Hawkgirl/Covergirl Collection #112

Infinite Crisis #4B (March 2006) VF $3.40

Cover by George Perez

I am taking a break from the World’s Finest sub-collection to present a Hawkgirl cover that I missed when doing my research for this collection. It is a variant cover of Infinite Crisis #4. This seven-issue miniseries is my all-time favorite DC Comics miniseries and it was published 15 years ago on the 20th anniversary of the classic miniseries Crisis on Infinite Earths (COIE) from 1985. The main premise of COIE was all about destruction of the multi-verse and this meant destroying some characters. For example, Supergirl was tragically killed off in issue #7.

Superboy needed a different treatment – the character was, of course, Superman when he was a boy – and although his teen pals from the future, the Legion of Super-Heroes, were staying, Superboy had to go. Since the destruction of the universe was occurring across time and space and one of the goals of the series was to overhaul the Superman continuity such that Superman was not introduced to the world until he became an adult, this meant that there was no room left for Superboy.

To remedy this (and for possibly no other reason but to set-up a twenty-anniversary miniseries), the creators decided to have a little fun with this by making use of the DC Universe concept of Prime Earth one last time.

Prime Earth was our Earth, the universe without any superheroes other than the ones that lived in our comic books. Superboy-Prime was introduced in DC Comics Presents #87 (November 1985). In the continuity of COIE the revelation of his existence occurs between #9 and #10 of the series.

Eduardo Barreto

The origin of Superboy of Earth Prime is slightly different than the origin of the Superman of Earth-1 (Silver Age) and Superman of Earth-2 (Golden Age). For one, he lives in a world where super heroes only exist as fiction and while he was born on Krypton, he did not arrive on Earth by way of rocket ship but rather he was teleported here by his father Jor–El, an eminent scientist of Krypton. Instead of living in Smallville, Kansas he is living in a small seaside town in New England. When we first see him, he is walking along the beach with his girlfriend, Laurie Lemmon. (get it, Laurie Lemaris?). From that time on until the end of the series Superboy-Prime was an exemplary team member and fought alongside his fellow teammates for truth, justice, and the multi-verse way. At the end of the series he, Superman and Lois Lane of Earth-2, along with a character named Alexander Luthor who was from Earth-5 voluntarily left the new universe to go off and live in a pocket universe that they dubbed Paradise.

Pencils George Pérez, Ivan Reis, Phil Jimenez

Metaphorically, Superboy-Prime stands for the Silver Age and at the same time the Me Generation of the 60s and 70s. We are talkin’ about my generation!

George Perez

The events of Infinite Crisis began at some unspecified period of time after COIE. We now see Superman of Earth-2 along with Superboy-Prime and Alexander Luthor plotting the destruction of New Earth and replacing it with a revived Earth-2. Their reasoning was mainly due to the teen angst that was consuming Superboy-Prime in his sadness over the loss of his reality at the end of COIE. He looked upon New Earth as being a corruption of his Earth and listening to the Earth-2 Superman described what life was like in the Golden age, made him even more angry. At some point this led to him shattering the wall with that separated the pocket universe from our universe and thus causing reality to become shattered. The result was that the multi-verse was restored and what followed then was a mighty battle involving just about every known superhero in the DC multi-verse.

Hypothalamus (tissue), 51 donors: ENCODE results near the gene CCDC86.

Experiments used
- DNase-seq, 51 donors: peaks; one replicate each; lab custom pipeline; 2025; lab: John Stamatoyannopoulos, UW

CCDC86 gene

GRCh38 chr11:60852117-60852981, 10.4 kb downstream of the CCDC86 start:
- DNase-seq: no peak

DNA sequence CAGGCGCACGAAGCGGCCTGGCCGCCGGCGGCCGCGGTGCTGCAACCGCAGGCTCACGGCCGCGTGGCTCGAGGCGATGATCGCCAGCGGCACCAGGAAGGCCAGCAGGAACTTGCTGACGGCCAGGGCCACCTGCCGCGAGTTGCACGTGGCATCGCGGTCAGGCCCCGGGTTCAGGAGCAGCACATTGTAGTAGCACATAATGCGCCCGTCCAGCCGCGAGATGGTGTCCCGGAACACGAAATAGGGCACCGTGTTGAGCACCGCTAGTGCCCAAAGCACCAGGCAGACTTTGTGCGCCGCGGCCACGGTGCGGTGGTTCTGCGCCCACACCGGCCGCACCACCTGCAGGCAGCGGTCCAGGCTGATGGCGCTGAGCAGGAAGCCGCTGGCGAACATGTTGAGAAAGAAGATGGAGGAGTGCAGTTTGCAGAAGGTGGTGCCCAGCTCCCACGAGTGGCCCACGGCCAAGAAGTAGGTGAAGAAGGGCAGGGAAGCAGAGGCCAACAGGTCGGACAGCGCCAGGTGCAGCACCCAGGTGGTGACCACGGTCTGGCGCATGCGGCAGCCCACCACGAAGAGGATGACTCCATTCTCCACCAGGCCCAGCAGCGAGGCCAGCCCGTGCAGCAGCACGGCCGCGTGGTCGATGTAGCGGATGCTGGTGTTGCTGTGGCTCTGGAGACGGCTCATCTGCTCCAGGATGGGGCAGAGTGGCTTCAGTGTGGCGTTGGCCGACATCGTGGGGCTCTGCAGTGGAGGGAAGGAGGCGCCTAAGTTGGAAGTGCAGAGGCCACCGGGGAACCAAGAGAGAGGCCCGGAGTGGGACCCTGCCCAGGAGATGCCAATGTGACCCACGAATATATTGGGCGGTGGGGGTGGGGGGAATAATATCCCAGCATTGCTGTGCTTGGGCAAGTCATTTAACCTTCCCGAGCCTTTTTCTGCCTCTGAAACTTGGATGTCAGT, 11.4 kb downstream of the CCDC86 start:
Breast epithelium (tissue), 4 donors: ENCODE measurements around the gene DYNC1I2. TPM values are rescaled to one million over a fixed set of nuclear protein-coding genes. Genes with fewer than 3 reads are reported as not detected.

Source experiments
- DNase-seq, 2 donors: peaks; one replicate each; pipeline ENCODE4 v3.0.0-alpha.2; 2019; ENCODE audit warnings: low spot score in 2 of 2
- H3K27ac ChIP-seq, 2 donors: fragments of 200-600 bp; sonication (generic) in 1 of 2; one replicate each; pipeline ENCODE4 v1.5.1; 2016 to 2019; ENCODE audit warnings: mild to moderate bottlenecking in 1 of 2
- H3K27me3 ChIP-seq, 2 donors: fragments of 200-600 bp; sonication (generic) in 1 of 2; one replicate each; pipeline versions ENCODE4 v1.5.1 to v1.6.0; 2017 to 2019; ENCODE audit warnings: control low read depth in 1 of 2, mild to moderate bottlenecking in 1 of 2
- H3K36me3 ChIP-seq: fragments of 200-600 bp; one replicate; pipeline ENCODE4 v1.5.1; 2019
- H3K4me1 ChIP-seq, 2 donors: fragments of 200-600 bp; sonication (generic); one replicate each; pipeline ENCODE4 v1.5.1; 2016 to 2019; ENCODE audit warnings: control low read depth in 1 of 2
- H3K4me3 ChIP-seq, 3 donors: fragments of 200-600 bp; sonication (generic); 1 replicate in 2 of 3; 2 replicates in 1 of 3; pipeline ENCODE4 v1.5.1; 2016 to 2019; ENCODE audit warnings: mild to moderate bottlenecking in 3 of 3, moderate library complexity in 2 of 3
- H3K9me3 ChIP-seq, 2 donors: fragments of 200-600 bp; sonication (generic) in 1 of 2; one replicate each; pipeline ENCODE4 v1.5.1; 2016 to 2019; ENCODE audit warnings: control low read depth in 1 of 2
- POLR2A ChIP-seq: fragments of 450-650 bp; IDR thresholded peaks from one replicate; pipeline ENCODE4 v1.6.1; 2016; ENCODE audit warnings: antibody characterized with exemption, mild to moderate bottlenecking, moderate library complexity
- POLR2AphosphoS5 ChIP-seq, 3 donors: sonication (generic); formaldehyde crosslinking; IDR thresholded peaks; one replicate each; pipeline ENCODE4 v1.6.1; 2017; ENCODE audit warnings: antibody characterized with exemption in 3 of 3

Hawkgirl plays only a minor supporting role in this series and you may spot her in one or two panels throughout the series but this is the only cover that she appears on and I only caught this just the other day when I was reading this series for a second time.

Superboy-Prime went on a murderous rampage resulting in the death of several heroes. An army of Green Lantern’s eventually subdued him, and he was held prisoner inside a Green Lantern prison center called a Sciencell near a giant Red Sun Eater.

Artist who drew Crisis on Infinite Earths (1985)? George Perez. Artist who drew this cover (2005)? George Perez.

From the solicitation: George Perez Cover – Written by Geoff Johns Art by Phil Jimenez & Andy Lanning, George Pérez & Jerry Ordway. Covers by Jim Lee & Sandra Hope and George Pérez. The Crisis continues to explode across the DCU as a great power is unleashed. But whose side is it on? Witness a shocking confrontation between Batman and Nightwing, a vicious battle that threatens to tear the heroes of the DCU further apart, and a startling change to the recently deceased. Plus, guest appearances by more characters than we can list! Retailers please note: This issue will ship with covers by Lee & Hope (approximately 50%) and Pérez (approximately 50%). On sale January 11 ? 4 of 7 ? 40 pg, FC, $3.99 US Cover price $3.99. Grade: Very Fine

See also my multipart post on the topic of Superboy, The Revenge of Little Boy Blue.